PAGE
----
Liberals = Debt?

by brendan on 06/25/2011

A co-worker recently made a claim to me that our country’s most financially busted states were also the most liberal states, and went on to say that the liberal ideology is what put them into their debt-laden situations. I didn’t know if these claims were true or not, so I decided to do some research.

Getting data on state deficits, budgets, and populations was pretty straightforward. Quantifying whether a state was Liberal or Conservative was less so. I decided to go with three indicators. The first was whether the state’s governor was Republican or Democrat. The second was which presidential candidate the state’s electoral votes went to in the 2008 election. And the third was an average margin of victory for Republicans or Democrats over the last 5 presidential elections; something Wikipedia is using to label states as either Red, Blue, or Purple (in the middle).

So what does the data say?

For starters, one way to determine if a particular ideology is more fiscally responsible than the other is to just look at the states with no deficit at all. There are six; Arkansas, W. Virginia, Montana, Alaska, North Dakota, and Wyoming. Three of them have Democrats for governors, and three have Republicans, though all six went for McCain in 2008. And four of the states were considered Red by Wikipedia. So far so good for my co-worker, and not so much so for the Liberals.

The other end of the spectrum, the most debt-laden, paints a picture that’s much less black & white. California has the largest deficit, and they’re as blue as a blue state can be. But second place is occupied by Texas, who is typically quite proud of their very Red state label. Absolute totals are probably not the best way to read the data, since of course California and Texas will have a lot of debt. They have a lot of people.

For deficit as a percentage of budget, Nevada reigns supreme with a whopping 45%. And they’re a Red state. Second place is New Jersey with 37%, and they’re a Blue state. Of course, third is Texas and fourth is California, so they don’t seem to do well no matter whether we’re looking at the absolute or the relative data. The all Liberals = Debt theory is starting to look a little weaker than it did before.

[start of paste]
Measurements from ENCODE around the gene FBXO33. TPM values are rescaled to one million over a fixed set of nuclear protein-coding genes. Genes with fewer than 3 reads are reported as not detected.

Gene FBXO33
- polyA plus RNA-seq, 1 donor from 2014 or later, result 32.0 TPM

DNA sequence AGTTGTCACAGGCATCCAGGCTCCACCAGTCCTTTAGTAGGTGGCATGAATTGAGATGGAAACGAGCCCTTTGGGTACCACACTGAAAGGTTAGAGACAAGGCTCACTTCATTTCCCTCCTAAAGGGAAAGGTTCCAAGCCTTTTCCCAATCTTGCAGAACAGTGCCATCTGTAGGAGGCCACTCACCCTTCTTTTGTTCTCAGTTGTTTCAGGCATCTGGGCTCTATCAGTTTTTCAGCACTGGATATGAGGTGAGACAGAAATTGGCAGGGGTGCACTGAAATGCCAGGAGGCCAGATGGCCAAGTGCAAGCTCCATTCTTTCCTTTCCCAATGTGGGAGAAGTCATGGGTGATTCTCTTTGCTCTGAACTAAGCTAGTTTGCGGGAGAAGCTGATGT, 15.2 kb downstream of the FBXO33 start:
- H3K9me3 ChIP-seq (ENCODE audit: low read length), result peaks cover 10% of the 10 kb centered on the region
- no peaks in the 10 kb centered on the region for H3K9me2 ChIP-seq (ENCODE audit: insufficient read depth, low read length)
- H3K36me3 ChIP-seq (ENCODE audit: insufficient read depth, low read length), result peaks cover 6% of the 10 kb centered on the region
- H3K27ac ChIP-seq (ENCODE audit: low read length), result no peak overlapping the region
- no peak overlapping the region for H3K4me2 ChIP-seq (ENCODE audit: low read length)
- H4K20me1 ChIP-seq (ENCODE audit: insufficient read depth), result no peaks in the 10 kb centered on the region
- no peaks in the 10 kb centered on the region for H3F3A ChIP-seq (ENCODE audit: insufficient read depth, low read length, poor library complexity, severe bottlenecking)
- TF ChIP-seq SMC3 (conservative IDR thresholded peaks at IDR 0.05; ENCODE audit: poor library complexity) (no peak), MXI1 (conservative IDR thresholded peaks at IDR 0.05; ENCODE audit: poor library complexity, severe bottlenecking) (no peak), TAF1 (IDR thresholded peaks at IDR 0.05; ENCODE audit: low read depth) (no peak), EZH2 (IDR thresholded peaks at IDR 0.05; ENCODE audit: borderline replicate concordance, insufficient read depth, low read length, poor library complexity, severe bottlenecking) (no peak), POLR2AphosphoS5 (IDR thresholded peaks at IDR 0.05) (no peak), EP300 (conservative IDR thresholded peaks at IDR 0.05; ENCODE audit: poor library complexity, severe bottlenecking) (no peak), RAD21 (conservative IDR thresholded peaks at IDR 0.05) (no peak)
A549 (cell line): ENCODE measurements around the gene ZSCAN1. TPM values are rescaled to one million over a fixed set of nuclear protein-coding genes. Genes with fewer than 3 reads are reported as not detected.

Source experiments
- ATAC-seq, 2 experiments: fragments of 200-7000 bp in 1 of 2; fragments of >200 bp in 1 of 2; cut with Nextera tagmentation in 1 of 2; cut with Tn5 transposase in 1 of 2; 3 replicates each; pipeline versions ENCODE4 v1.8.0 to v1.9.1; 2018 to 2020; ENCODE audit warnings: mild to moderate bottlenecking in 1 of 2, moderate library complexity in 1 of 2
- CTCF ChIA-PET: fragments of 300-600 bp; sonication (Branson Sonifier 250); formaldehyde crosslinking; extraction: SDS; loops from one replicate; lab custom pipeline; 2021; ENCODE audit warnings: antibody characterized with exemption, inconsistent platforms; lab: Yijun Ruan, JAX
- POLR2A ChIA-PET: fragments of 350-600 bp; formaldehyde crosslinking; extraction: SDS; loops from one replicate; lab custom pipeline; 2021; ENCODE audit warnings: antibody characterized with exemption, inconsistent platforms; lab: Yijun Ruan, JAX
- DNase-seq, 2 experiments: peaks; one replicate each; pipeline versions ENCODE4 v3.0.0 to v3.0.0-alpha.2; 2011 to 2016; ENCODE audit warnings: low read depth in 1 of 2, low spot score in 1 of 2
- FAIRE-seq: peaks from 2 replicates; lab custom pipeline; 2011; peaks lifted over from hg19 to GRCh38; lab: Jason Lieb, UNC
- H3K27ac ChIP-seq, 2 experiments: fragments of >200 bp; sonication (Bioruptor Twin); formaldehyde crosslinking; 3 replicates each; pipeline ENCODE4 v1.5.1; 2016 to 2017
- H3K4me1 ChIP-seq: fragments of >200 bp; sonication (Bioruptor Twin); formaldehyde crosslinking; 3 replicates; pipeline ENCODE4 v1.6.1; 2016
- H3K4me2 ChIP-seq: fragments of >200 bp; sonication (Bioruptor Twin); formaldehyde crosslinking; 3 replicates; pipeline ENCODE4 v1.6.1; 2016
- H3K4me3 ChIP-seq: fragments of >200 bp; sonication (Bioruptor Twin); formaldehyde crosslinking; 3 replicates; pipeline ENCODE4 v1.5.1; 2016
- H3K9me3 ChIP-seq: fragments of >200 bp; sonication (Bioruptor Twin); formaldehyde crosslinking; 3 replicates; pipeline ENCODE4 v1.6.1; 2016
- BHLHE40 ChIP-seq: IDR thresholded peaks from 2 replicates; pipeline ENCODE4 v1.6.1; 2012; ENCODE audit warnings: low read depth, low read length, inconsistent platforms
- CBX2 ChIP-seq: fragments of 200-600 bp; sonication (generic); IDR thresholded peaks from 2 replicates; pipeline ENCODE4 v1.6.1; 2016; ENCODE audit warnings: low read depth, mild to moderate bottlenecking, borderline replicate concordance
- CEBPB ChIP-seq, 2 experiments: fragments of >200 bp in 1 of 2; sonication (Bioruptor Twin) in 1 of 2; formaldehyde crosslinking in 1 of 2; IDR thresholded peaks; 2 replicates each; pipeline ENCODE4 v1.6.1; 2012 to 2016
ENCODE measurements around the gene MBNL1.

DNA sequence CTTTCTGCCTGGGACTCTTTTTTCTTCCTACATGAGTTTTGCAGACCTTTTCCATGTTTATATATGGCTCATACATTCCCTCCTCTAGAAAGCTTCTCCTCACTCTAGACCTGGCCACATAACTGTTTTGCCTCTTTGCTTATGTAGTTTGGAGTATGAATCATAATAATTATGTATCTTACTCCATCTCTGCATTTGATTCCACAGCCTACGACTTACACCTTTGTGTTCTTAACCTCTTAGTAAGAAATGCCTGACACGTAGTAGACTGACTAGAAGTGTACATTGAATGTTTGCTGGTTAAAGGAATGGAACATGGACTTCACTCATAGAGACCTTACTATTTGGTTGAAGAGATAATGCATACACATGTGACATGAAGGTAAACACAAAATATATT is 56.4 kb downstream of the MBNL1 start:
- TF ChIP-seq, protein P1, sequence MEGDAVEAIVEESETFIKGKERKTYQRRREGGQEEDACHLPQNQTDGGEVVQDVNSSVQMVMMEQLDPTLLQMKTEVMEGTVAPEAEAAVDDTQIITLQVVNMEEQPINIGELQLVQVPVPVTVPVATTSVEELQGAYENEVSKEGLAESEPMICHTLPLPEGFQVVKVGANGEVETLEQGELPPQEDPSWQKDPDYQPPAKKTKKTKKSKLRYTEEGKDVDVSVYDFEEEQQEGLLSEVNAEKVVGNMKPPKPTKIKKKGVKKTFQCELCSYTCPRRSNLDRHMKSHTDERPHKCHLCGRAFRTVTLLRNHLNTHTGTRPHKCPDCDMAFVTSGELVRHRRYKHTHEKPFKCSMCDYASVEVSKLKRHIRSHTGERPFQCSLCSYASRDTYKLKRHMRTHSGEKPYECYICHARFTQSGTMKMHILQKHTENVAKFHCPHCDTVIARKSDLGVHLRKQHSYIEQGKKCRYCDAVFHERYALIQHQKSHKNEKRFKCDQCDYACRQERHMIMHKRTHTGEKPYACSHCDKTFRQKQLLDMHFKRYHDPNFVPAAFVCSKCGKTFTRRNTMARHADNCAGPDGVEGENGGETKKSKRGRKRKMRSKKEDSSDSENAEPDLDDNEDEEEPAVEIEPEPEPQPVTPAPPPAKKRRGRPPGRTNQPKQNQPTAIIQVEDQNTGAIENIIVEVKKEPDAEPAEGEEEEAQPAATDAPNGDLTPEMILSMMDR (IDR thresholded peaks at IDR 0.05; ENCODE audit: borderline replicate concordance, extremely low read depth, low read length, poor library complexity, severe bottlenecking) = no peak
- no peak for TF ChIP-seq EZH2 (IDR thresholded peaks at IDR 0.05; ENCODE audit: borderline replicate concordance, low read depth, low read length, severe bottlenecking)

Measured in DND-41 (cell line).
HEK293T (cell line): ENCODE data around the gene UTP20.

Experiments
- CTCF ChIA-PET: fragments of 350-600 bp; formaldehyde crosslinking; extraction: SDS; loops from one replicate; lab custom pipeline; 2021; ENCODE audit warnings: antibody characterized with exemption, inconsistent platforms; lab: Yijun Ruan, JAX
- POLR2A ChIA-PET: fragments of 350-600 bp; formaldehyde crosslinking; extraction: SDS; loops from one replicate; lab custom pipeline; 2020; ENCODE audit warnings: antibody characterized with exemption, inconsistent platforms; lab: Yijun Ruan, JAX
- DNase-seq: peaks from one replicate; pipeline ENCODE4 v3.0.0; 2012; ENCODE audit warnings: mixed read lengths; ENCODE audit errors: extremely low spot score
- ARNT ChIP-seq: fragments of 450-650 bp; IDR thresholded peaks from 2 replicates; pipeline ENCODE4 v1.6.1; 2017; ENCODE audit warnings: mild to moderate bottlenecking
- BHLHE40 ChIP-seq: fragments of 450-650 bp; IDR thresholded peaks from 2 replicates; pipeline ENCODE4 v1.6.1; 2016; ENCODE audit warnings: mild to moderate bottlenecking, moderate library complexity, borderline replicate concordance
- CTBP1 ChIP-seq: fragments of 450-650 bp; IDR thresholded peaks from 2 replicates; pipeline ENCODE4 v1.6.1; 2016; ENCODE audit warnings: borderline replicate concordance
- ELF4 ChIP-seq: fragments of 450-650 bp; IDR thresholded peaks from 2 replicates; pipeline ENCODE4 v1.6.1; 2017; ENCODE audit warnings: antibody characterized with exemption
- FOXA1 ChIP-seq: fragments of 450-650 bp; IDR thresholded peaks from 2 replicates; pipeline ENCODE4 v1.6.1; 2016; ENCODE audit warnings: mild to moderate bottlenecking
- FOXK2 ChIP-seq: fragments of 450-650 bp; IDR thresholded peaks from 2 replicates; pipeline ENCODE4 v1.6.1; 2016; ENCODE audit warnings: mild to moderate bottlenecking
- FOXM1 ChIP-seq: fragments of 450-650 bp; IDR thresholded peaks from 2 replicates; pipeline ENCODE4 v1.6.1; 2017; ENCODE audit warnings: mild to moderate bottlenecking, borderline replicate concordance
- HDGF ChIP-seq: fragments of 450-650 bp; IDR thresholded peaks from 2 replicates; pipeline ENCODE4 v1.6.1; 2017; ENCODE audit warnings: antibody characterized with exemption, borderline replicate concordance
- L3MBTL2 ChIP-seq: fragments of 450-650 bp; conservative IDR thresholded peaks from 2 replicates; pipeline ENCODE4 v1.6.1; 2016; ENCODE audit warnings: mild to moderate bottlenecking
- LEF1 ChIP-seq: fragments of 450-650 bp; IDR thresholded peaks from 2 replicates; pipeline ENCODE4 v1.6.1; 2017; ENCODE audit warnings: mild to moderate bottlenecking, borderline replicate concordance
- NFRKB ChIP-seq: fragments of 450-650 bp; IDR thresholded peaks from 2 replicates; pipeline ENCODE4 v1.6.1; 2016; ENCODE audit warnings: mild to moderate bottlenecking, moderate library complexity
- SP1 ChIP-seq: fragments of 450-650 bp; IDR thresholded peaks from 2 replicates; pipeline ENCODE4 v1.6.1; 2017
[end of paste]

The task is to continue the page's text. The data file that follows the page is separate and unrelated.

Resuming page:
Alright, so what’s the answer? Does being a liberal state equal debt?

Not really, according to this data. You can probably make a strong argument that more of the states with debt are Blue states. But there are some Blue states with no debt or very little debt (like Iowa), just as there are Red states with tons of debt (like Texas or Nevada). So I can’t justify saying that being a liberal state means you automatically have more debt, since that doesn’t hold up across all of the states.

For the record, I’ll be the first to admit that I’m not a statistician and you can trust my analysis about as far as you can throw it. I personally think the argument that more populated states tend to accrue higher deficits is just as likely as any sort of political explanation (the six states with no deficit are all in the bottom third of population). But you don’t have to trust me. I put the data in a Google Spreadsheet so you can see it yourself and sort it any way you like. Download it here (State Budget Deficits 2012 [PDF]) as a PDF too, if that’s your thing.

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